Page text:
Business Roundup | October 12, 2009 Issue - Vol. 87 Issue 41 | Chemical & Engineering News
Volume 87 Issue 41 | p. 26 | Concentrates
Issue Date: October 12, 2009

Business Roundup

Department: Business
Keywords: biotechnology, merger, antiviral drugs

W.R. Grace has sold off a line of polymer-based membranes used in natural gas separation for about $22 million and a line of fire-stopping products used by the construction industry for $5 million. Neither buyer was disclosed.

Synalloy has reached an agreement to sell its Blackman Uhler Specialties chemical business in Spartanburg, S.C., to SantoLubes for $11.2 million. Divesting Blackman, which has annual sales of $14.5 million, will allow Synalloy to expand its metal pipe business.

Novolyte Technologies, an electrolyte solution maker, will partner with Taiwan-based Aleees to speed the commercial development of lithium iron phosphate olivine cathode materials. The two companies aim to jointly produce low-cost, high-energy lithium-ion batteries for electric vehicles and consumer and industrial applications.

Osmose has purchased Phibro Animal Health’s micronized copper and alkaline copper quaternary compound wood preservative businesses for $37.5 million. Osmose says the buy will give it additional manufacturing capacity to meet demand for micronized wood preservatives and allow it to consolidate intellectual property in wood treatment.

The European Commission raided several pharmaceutical companies on Oct. 6 as part of its ongoing investigation into anticompetitive practices in the drug industry. The commission has been critical of deals that keep generic drugs off the market.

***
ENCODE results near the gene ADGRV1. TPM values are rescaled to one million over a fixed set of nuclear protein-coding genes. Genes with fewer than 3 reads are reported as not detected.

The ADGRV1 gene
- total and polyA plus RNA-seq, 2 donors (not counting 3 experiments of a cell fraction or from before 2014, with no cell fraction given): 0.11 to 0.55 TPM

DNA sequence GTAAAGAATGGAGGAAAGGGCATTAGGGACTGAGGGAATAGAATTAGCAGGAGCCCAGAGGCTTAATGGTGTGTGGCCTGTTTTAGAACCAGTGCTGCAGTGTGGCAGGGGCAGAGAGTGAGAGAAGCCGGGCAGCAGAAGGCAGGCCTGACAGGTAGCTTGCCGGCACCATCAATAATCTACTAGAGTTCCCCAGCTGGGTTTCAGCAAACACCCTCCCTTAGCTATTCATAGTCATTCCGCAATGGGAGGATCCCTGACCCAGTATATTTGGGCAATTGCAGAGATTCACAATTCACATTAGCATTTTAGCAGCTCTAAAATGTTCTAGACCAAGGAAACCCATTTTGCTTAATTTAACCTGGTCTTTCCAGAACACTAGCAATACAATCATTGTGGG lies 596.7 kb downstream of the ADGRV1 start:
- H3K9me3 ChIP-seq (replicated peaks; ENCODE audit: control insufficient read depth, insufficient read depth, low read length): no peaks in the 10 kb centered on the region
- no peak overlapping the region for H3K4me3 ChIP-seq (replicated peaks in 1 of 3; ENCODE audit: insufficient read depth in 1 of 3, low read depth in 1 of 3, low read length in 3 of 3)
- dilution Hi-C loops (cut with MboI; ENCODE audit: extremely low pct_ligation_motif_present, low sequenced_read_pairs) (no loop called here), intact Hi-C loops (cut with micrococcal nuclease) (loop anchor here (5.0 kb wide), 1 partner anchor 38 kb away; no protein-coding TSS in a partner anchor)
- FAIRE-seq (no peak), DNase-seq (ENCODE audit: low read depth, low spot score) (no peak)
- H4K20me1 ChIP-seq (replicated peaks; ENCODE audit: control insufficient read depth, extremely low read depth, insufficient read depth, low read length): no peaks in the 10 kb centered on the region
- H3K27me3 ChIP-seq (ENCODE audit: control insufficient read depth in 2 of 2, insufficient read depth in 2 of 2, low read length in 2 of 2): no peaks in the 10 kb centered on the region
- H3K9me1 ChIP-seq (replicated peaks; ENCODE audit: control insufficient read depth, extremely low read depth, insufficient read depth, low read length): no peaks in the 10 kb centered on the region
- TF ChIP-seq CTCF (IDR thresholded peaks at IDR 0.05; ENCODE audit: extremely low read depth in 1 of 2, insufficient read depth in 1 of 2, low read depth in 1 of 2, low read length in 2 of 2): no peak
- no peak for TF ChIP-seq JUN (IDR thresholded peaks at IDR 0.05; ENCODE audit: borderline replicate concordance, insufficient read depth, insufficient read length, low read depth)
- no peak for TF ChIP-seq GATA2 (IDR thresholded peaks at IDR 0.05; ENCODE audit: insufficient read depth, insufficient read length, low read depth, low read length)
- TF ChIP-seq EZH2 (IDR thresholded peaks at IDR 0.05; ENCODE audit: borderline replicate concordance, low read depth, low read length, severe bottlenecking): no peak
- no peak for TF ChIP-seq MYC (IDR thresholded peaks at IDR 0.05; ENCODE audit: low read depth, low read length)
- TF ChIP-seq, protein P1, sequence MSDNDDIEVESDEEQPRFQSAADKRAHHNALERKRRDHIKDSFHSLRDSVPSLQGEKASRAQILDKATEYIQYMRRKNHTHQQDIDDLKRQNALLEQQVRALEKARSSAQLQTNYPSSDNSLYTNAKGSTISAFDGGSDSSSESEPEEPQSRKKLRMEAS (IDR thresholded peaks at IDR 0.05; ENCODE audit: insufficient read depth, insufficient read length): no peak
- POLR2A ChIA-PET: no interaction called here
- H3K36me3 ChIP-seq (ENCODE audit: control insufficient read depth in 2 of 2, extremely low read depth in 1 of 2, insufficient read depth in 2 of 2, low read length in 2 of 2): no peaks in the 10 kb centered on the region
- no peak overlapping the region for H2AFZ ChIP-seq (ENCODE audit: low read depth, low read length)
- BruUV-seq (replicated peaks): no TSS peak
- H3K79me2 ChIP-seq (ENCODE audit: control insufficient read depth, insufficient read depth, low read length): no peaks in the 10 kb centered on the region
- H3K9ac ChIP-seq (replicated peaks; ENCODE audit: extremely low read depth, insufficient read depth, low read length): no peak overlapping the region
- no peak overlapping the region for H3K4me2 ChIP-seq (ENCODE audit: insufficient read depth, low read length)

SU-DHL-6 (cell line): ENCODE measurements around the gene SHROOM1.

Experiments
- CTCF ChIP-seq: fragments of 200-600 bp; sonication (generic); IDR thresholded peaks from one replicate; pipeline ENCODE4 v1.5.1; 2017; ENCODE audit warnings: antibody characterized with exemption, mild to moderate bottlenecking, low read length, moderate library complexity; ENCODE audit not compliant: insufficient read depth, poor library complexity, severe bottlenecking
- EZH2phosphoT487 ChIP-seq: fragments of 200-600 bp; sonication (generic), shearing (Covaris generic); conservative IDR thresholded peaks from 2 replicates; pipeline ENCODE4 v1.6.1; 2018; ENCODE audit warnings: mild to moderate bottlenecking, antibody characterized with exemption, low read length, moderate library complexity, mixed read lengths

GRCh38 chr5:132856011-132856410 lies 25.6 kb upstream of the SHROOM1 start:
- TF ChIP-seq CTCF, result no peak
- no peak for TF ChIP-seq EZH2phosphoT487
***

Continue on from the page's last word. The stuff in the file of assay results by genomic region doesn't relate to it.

Bicycle Therapeutics, newly spun off by the U.K.’s Medical Research Council, has found seed funding from Atlas Ventures and the Novartis Venture Fund. The drug discovery firm aims to identify chemically constrained cyclic peptides with high target specificity and binding affinities that are also stable to unfolding and to proteases.

GlaxoSmithKline and Jiangsu Walvax Biotech Co. have agreed to form a pediatric vaccine joint venture in China. GSK will provide technology that the venture will use to build a new manufacturing facility. The companies plan on investing a total of $65 million, with about two-thirds coming from GSK.

Adimab has closed a funding round led by new investor Google Ventures and including four previous Adimab venture capital investors. The Lebanon, N.H.-based firm uses a yeast-based discovery and optimization platform to create therapeutic antibodies (C&EN, July 27, page 34).

 
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